Cr II 0.01 0.04
Mn I 0.03 -0.10
Mn II 0.01 0.03
Fe I 0.04 -0.06
Fe II 0.03 0.06
Fe III 0.00 0.17
Ni I 0.02 -0.06
Ni II 0.01 0.07
Zn I 0.01 -0.06
Zn II 0.01 0.11
Ga II 0.05 0.09
Sr II 0.04 -0.05
Y II 0.04 -0.05
Zr II 0.03 -0.03
Ba II 0.02 -0.07
Ce II 0.03 0.05
Hg I 0.01 -0.06
Hg II 0.01 0.05

Note: The changes in abundance were calculated for solar
models with $T_{\rm eff} = 11\,600$ and 11500 K and log g = 4.0, and with
$T_{\rm eff} = 11\,500$ K and log g = 4.2 and 4.0.



   
Table 4: Microturbulence determinations from Fe I and Fe II lines
  Number $\xi_{1}$   $\xi_{2}$    
Species of lines (km s-1) log $N/N_{\rm T}$ (km s-1) log $N/N_{\rm T}$ gf values
$\upsilon $ Her            
Fe II 42 0.7 $-4.78\pm0.17$ 0.8 $-4.79\pm0.17$ MF
  109 0.2 $-4.71\pm0.21$ 0.3 $-4.72\pm0.21$ MF+KX
  adopted 0.5        
$\phi$ Her            
Fe I 56 0.0 $-4.24\pm0.21$ 0.0 $-4.24\pm0.21$ MF
  63 0.0 $-4.20\pm0.24$ 0.0 $-4.20\pm0.24$ MF+KX
Fe II 40 0.3 $-4.47\pm0.17$ 0.0 $-4.46\pm0.17$ MF
  122 0.4 $-4.47\pm0.23$ 0.2 $-4.47\pm0.22$ MF+KX
  adopted 0.1        
HR 7018            
Fe II 60 0.4 $-4.30\pm0.25$ 0.5 $-4.31\pm0.25$ MF+KX
  adopted 0.4        

gf value references: MF = Fuhr et al. (1988), KX = Kurucz & Bell (1995).
Note: For $\xi_{1}$ and $\xi_{2}$ the abundances are found so that there is no trend
of values for lines of different equivalent widths
and have minimum scatter about the mean, respectively.


 

 
Table 5: He/H determinations
Star $\lambda$(Å) He/H
$\upsilon $ Her 3867 0.03
  4009 0.03
  4026 0.03
  4121 0.03
  4143 0.03
  4388 0.03
  4472 0.03
  4713 0.03
  4922 0.03
     
  average 0.03
$\phi$ Her 4026 0.06
  4121 0.06
  4143 0.07
  4388 0.07
  4472 0.05
  4713 0.06
  4922 0.06
  average 0.06
HR 7018 4026 0.05
  4472 0.05
  4471 0.06
  average 0.05



 

 
Table 7: Comparison of results (log N/H)
  $\upsilon $ Her  
Species Paper X This Paper
He I -1.82 -1.52
C II -4.07 -3.98
O I ... -3.57
Mg I -5.56 -5.56
Mg II -5.08 -5.06
Si II -4.82 -5.11
Si III -4.85 -4.67
P II -5.82 -6.03
S II -5.29 -5.18
Ca II -5.83 -6.10
Sc II -9.06 -8.96
Ti II -6.26 -6.15
Cr II -6.12 -6.04
Mn I -4.70 -4.57
Mn II -4.88 -4.75
Fe I -4.76 -4.70
Fe II -4.85 -4.72
Fe III -4.68 -4.27
Ni II -6.77 -6.79
Ga II -5.64 -5.70
Sr II -8.10 -7.92
Y II -7.76 -7.59
Zr II -8.95 -8.09
Ba II -8.85 -8.77
Hg I -6.02 -5.96
Hg II -5.76 -5.75


  $\phi$ Her  
Species Paper V This Paper
He I -1.62 -1.21
C II -3.58 -3.76
Mg I -5.28 -4.57
Mg II -4.64 -4.78
Si II -4.64 -4.95
S II -4.91 -4.80
Ca I -5.20 -5.14
Ca II -5.36 -5.59
Sc II -7.47 -7.39
Ti II -6.37 -6.32
Cr I -5.18 -5.16
Cr II -5.50 -5.42
Mn I -4.92 -4.89
Mn II -5.08 -4.95
Fe I -4.35 -4.19
Fe II -4.59 -4.44
Fe III -4.64 -4.35
Ni II -6.26 -6.30
Ga II -6.00 -5.85
Sr II -8.34 -8.05
Y II -6.72 -6.79
Zr II -7.32 -7.30
Ba II $\leq-8.06$ -7.69
Hg I -6.33 -6.15
Hg II -6.38 -6.41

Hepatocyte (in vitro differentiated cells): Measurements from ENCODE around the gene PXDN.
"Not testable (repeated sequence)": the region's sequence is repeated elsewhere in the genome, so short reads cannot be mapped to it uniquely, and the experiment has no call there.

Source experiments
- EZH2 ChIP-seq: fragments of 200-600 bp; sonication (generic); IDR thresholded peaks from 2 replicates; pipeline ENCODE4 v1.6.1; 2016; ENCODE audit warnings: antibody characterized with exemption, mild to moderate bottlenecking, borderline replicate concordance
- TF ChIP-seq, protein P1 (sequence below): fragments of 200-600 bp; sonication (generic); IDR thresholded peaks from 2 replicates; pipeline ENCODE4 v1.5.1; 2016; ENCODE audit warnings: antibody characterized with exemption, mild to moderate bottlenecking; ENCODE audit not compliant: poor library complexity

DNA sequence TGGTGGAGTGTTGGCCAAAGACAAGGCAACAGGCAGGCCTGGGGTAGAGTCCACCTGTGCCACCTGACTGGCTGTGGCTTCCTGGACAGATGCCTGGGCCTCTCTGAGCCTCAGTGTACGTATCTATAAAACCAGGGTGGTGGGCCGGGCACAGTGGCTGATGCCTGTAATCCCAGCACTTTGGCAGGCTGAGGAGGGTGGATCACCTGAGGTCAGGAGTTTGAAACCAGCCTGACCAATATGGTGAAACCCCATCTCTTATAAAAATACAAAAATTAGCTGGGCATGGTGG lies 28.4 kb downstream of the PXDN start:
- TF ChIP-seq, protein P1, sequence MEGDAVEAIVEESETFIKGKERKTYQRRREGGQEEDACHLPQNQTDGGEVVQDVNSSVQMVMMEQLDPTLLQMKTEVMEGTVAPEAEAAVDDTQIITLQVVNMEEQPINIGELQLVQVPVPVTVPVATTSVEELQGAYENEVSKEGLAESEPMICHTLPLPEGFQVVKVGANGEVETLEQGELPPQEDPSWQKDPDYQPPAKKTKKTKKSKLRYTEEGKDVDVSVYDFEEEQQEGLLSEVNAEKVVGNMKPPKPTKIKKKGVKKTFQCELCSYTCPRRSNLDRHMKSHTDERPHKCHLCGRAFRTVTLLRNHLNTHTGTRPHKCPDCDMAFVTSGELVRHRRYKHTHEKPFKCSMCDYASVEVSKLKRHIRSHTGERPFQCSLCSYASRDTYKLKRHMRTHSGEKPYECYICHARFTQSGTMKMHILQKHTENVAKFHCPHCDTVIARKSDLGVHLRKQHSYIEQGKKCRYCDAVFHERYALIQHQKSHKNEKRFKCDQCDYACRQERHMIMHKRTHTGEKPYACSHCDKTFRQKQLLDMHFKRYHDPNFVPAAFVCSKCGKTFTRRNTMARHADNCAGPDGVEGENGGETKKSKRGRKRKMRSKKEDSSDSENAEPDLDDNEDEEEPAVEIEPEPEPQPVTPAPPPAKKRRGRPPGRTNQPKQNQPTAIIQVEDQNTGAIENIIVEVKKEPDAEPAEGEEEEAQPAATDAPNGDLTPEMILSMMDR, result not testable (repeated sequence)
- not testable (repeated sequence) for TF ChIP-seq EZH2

The helium and metal abundances were determined using programs SYNSPEC (Hubeny et al. 1994) and WIDTH9 (Kurucz 1993), respectively, with metal line damping constants from Kurucz & Bell (1995) or semi-classical approximations in their absence. Abundances from Fe I and II lines were derived for a range of possible microturbulences whose adopted values (Table 4) result in the derived abundances being independent of the equivalent widths ($\xi_{1}$) and having a minimal scatter about the mean ($\xi_{2}$) (Blackwell et al. 1982). For $\upsilon $ Her and $\phi$ Her, we find 0.5 kms-1 and 0.1 kms-1 rather than 0.0 kms-1 in Paper X and 0.4 kms-1 in Paper V, respectively. For the former star and HR 7018 the Fe I lines were too few and too weak to use to determine the microturbulence. From Fe II lines a value of 0.4 kms-1 was derived for HR 7018.

The helium abundances (Table 5) were found by comparing the line profiles with theoretical predictions which were convolved with the rotational velocity and the instrumental profile. For all three stars the He/H values are fairly consistent from line to line. To convert log  $N/N_{\rm T}$ values to log N/H values -0.02 dex, -0.03 dex, and -0.03 dex were added to values for $\upsilon $ Her, $\phi$ Her, and HR 7018, respectively. The He/H ratio of $\upsilon $ Her has increased by a factor of two relative to that of Paper X due to the weak line wings being much better defined. A similar effect was seen for $\phi$ Her.

Table 6, the analyses of the metal line spectra, contains for each line the multiplet number (Moore 1945), the laboratory wavelength, the logarithm of the gf-value and its source, the equivalent width in mÅ as observed, and the deduced abundance. Source references are given at the end of this table. For some species letters are used in place of multiplet numbers to indicate sources other than Moore (1945): C = Catalan et al. (1964), D = Dworetsky (1971), G = Guthrie (1985), H = Huldt et al. (1982), I = Iglesias & Velasco (1964), J = Johansson (1978), K = Kurucz & Bell (1995), and S = Svendenius et al. (1983).

5 Discussion


   
Table 8: Comparison of derived and solar abundances (log N/H)
Species $\upsilon $ Her $\phi$ Her HR 7018 Sun
He I $-1.52\pm0.05$ $-1.21\pm0.05$ $-1.28\pm0.03$ -1.01
C II $-3.98\pm0.11$ $-3.76\pm0.25$ $-3.31\pm0.35$ -3.45
O I $-3.57\pm0.09$ $-3.17\pm0.49$ $-3.44\pm0.02$ -3.13
Mg I $-5.56\pm0.20$ $-4.57\pm0.41$ $-4.43\pm0.13$ -4.42
Mg II $-5.06\pm0.03$ $-4.78\pm0.03$ $-4.47\pm0.28$ -4.42
Al II ... -6.30 ... -5.53
Si II $-5.11\pm0.28$ $-4.95\pm0.22$ $-4.48\pm0.18$ -4.45
Si III -4.67 ... ... -4.45
P II $-6.03\pm0.02$ ... ... -6.55
S II $-5.18\pm0.13$ $-4.80\pm0.19$ $-4.41\pm0.25$ -4.67
Ca I ... -5.14 -5.65 -5.64
Ca II -6.08 -5.59 -5.50 -5.64
Sc II $-8.96\pm0.07$ $-7.39\pm0.14$ -9.73 -8.83
Ti II $-6.15\pm0.25$ $-6.32\pm0.29$ $-6.59\pm0.23$ -6.98
V II ... -8.11 ... -8.00
Cr I ... $-5.16\pm0.28$ $-5.51\pm0.25$ -6.33
Cr II $-6.04\pm0.18$ $-5.42\pm0.25$ $-5.61\pm0.33$ -6.33
Mn I $-4.57\pm0.21$ $-4.89\pm0.22$ $-5.39\pm0.29$ -6.61
Mn II $-4.75\pm0.26$ $-4.95\pm0.29$ $-5.26\pm0.33$ -6.61
Fe I $-4.70\pm0.15$ $-4.19\pm0.22$ $-4.32\pm0.24$ -4.50
Fe II $-4.72\pm0.19$ $-4.44\pm0.20$ $-4.29\pm0.24$ -4.50
Fe III -4.27 -4.35 ... -4.50